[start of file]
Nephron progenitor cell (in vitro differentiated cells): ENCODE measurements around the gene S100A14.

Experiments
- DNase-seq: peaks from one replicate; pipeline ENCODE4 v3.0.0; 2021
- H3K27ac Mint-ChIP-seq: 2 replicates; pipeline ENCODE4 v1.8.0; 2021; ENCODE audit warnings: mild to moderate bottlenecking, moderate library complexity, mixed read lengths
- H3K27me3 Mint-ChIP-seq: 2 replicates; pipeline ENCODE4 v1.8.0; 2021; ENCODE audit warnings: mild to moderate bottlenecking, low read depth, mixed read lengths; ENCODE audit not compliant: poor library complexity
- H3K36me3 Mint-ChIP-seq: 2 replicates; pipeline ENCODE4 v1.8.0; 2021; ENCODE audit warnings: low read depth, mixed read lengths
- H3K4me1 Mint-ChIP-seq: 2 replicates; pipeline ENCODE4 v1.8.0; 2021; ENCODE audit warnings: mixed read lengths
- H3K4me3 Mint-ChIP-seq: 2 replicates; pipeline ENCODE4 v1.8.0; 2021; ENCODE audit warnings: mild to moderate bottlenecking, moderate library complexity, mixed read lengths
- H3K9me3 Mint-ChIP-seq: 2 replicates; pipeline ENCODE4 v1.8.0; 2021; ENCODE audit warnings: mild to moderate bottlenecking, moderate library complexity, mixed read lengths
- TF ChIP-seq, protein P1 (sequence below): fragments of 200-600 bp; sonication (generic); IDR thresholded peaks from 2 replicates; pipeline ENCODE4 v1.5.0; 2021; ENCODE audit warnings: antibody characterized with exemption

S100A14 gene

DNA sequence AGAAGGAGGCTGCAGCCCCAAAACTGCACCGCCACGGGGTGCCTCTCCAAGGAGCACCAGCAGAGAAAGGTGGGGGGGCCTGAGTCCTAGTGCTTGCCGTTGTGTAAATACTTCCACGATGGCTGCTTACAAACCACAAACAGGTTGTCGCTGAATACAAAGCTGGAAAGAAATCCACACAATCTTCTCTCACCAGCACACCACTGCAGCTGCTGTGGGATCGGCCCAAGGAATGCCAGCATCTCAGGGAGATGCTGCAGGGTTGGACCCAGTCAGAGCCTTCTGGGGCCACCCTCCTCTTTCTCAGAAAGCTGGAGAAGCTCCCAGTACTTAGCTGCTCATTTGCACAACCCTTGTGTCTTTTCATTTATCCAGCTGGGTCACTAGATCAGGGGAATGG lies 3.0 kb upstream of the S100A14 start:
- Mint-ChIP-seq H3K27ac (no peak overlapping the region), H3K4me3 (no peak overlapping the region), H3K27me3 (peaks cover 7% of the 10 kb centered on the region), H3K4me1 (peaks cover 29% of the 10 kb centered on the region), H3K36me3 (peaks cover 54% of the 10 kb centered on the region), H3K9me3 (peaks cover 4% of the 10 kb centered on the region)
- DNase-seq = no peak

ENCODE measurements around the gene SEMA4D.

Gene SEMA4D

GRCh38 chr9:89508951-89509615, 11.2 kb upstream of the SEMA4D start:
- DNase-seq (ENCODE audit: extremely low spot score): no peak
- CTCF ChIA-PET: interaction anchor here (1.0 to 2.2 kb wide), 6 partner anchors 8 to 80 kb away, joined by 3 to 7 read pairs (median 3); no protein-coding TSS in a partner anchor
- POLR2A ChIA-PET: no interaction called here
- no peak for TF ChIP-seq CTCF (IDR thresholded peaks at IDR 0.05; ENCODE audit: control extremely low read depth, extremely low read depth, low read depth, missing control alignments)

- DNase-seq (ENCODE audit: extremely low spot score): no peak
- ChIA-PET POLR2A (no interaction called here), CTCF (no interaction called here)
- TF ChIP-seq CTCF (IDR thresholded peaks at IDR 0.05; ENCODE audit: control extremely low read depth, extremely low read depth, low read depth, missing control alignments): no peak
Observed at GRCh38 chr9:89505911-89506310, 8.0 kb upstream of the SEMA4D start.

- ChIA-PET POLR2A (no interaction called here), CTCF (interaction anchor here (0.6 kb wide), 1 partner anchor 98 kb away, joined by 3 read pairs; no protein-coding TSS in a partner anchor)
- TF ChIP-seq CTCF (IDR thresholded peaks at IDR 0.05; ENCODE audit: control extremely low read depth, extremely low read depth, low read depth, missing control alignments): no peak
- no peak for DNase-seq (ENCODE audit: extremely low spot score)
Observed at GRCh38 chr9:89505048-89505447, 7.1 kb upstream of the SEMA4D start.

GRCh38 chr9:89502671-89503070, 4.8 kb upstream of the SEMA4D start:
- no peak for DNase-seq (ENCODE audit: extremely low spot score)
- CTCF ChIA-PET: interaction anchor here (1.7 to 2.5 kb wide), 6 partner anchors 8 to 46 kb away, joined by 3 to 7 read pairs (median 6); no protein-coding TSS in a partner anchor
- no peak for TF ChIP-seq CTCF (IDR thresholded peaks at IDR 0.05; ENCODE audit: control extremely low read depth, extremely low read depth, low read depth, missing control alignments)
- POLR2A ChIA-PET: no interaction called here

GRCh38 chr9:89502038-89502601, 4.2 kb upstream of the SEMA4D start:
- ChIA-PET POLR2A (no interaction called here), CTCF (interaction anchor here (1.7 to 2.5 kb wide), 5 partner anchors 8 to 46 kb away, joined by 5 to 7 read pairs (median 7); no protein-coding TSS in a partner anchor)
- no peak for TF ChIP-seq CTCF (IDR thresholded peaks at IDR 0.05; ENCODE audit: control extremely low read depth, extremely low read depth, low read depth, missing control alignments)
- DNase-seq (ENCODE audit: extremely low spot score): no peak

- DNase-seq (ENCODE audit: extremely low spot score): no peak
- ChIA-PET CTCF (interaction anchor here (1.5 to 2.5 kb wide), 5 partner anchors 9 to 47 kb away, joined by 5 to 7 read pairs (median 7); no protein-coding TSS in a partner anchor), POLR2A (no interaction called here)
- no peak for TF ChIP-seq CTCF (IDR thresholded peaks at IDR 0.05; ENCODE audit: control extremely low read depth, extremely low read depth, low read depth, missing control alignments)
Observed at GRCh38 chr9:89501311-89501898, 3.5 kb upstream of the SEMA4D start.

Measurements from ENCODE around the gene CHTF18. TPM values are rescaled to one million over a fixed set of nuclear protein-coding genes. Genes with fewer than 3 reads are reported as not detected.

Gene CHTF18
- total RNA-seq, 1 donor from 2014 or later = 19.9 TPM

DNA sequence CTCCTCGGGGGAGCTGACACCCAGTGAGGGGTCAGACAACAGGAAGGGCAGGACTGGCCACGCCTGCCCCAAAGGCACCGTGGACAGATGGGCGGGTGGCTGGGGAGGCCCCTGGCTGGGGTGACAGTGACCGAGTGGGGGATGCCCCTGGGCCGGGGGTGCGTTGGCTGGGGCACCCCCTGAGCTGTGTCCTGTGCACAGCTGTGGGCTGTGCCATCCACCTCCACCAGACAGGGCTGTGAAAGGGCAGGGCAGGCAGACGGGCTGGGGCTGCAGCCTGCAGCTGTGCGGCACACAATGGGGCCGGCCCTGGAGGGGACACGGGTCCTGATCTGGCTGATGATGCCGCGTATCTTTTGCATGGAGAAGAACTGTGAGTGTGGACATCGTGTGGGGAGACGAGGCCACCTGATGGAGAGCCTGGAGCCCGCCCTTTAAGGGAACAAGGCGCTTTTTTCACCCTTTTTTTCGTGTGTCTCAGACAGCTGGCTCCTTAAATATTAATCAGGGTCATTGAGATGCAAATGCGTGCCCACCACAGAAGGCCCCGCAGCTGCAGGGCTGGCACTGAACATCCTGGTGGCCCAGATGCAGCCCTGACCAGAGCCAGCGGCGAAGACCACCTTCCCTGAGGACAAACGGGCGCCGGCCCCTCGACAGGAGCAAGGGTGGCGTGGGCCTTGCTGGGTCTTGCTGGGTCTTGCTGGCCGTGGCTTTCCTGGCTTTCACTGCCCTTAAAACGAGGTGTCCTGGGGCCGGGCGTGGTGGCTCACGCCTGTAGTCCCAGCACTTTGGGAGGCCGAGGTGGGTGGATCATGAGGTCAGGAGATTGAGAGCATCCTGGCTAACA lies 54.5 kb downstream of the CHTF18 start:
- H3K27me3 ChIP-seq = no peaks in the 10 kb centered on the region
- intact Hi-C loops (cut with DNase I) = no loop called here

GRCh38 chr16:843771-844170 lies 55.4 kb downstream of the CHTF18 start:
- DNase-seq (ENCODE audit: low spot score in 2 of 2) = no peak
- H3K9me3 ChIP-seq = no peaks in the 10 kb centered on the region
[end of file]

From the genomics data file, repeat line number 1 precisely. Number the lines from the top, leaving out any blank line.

Nephron progenitor cell (in vitro differentiated cells): ENCODE measurements around the gene S100A14.